Japanese bankers, a risk-averse bunch at the best of times, are becoming even more cautious about moving jobs as the clouds of recession gather over the country. Pessimism about financial markets and the general economy is making them reluctant to jump ship.
“These days people are thinking in greater detail before they consider a new job, not just about the money, but about what it will mean for their career progression over many years,” says James Incles, managing director of Morgan McKinley’s Tokyo office.
Bankers now need extra convincing to change employers, even if a promotion and pay rise are on the cards, according to Gregory Toole, a director at Hudson. Recruiters must be able to explain the finer points of a bank’s business plans to persuade skeptical candidates that they are making the right move.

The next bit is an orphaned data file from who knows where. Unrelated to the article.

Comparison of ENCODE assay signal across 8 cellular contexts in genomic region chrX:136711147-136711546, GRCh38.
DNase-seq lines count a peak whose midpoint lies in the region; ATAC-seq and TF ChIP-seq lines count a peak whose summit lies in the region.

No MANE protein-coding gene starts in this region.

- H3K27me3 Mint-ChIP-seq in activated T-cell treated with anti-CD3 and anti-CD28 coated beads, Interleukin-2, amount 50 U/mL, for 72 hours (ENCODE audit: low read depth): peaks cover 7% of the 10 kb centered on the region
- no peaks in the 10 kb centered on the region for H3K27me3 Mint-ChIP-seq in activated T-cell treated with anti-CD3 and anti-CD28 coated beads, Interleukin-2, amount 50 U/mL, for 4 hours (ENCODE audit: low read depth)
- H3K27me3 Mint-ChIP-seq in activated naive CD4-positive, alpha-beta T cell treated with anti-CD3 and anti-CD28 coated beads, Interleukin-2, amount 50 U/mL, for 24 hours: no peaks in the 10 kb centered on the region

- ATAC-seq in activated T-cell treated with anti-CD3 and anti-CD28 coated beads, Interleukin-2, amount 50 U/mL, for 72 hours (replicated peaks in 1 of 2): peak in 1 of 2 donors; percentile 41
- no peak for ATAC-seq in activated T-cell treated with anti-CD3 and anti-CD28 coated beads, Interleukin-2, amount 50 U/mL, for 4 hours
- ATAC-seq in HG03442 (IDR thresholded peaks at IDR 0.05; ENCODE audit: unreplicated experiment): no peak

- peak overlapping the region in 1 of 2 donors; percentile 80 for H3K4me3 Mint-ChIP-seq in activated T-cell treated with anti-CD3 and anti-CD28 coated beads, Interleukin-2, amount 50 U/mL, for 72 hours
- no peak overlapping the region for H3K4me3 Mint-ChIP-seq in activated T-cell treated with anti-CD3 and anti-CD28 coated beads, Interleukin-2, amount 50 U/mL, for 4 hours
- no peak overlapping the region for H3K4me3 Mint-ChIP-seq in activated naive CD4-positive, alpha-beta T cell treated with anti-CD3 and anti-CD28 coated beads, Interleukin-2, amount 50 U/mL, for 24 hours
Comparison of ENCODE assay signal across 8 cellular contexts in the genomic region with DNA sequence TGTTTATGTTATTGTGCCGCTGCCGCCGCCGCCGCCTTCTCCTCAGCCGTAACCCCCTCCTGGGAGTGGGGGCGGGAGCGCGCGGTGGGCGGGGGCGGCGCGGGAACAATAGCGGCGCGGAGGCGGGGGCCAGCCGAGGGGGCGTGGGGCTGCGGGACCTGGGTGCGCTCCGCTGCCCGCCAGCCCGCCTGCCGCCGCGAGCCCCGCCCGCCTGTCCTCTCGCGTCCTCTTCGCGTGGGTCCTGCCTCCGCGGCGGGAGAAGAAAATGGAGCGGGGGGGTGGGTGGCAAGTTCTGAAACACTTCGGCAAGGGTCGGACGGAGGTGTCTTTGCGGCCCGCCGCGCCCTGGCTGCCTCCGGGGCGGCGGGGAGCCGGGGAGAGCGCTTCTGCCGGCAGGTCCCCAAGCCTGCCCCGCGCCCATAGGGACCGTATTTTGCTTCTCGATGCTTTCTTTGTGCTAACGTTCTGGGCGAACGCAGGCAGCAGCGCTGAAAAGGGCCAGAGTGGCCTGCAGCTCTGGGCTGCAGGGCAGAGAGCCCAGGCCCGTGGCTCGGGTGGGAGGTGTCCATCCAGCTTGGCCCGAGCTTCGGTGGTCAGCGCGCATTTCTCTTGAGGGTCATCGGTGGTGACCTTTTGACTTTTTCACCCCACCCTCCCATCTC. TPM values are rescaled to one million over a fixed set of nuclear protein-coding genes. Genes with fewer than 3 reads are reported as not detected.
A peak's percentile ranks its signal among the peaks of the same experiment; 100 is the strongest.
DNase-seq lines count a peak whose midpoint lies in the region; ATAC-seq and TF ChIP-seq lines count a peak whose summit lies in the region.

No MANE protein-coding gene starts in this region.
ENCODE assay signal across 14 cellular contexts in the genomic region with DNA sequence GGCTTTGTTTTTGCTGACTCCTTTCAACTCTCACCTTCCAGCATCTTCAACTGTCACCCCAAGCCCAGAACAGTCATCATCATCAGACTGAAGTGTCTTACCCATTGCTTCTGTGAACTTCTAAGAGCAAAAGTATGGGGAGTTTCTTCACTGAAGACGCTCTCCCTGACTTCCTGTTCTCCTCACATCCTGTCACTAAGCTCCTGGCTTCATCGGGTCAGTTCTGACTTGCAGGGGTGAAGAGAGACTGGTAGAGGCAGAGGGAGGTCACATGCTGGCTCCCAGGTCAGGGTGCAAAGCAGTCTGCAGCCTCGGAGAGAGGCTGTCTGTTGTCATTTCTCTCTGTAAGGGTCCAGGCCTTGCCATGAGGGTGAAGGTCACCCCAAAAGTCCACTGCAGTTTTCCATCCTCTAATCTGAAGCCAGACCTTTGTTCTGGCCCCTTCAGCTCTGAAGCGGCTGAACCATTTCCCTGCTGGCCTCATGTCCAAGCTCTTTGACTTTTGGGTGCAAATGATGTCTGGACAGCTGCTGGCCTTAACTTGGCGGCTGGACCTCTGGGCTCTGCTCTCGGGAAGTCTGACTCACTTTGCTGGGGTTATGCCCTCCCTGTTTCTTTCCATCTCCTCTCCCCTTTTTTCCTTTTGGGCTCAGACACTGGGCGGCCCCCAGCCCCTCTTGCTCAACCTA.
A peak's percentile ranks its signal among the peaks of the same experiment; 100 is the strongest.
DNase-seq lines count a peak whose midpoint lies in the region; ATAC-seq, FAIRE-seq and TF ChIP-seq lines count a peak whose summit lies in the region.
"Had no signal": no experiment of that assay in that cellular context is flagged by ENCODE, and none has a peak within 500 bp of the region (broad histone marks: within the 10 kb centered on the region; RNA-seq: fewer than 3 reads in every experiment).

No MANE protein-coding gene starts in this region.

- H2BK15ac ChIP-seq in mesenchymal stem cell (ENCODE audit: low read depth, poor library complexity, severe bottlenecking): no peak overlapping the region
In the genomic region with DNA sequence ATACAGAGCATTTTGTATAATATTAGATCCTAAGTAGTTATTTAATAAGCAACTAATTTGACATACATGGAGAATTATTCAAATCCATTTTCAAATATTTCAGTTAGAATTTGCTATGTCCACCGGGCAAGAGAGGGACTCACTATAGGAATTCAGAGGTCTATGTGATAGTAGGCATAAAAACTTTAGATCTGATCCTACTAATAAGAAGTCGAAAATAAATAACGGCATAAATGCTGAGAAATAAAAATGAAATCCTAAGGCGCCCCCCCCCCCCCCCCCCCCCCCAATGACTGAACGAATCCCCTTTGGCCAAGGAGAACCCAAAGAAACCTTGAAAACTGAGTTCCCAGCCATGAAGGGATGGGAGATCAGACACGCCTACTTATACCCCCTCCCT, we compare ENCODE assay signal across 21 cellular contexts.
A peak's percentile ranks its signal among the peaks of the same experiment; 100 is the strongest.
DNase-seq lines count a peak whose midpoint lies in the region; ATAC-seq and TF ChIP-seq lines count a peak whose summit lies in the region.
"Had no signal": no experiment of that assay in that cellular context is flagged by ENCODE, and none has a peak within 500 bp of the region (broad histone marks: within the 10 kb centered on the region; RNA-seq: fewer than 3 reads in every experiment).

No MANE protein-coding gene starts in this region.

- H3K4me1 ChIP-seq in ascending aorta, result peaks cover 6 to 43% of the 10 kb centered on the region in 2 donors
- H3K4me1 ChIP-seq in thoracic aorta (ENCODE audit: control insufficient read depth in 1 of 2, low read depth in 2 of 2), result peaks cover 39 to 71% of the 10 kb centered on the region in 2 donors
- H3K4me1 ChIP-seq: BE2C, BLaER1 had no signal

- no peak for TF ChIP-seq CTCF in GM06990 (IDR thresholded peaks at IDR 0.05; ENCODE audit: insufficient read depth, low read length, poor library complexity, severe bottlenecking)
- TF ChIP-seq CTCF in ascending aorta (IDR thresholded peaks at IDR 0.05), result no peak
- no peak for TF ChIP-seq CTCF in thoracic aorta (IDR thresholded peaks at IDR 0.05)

Toole explains: “It is more and more necessary to give potential candidates a very detailed ‘storyboard’ of the firm and opportunity. This can often include information that is not otherwise readily available to the general public. It highlights the balanced view of a SWOT type analysis.”
So why would anyone want to move in the current market? Incles reckons that in Japan redundancy rumours, as well as actual layoffs, have a large impact. “If people think their firm is struggling then they will put out feelers.”
Toole adds: “They might want to move after being overlooked for promotion because their manager feels obliged to promote an older colleague.”
And employers are getting more careful about who they hire, too. Incles says the recruitment process is often delayed by a few weeks because approvals go higher up the food chain than last year.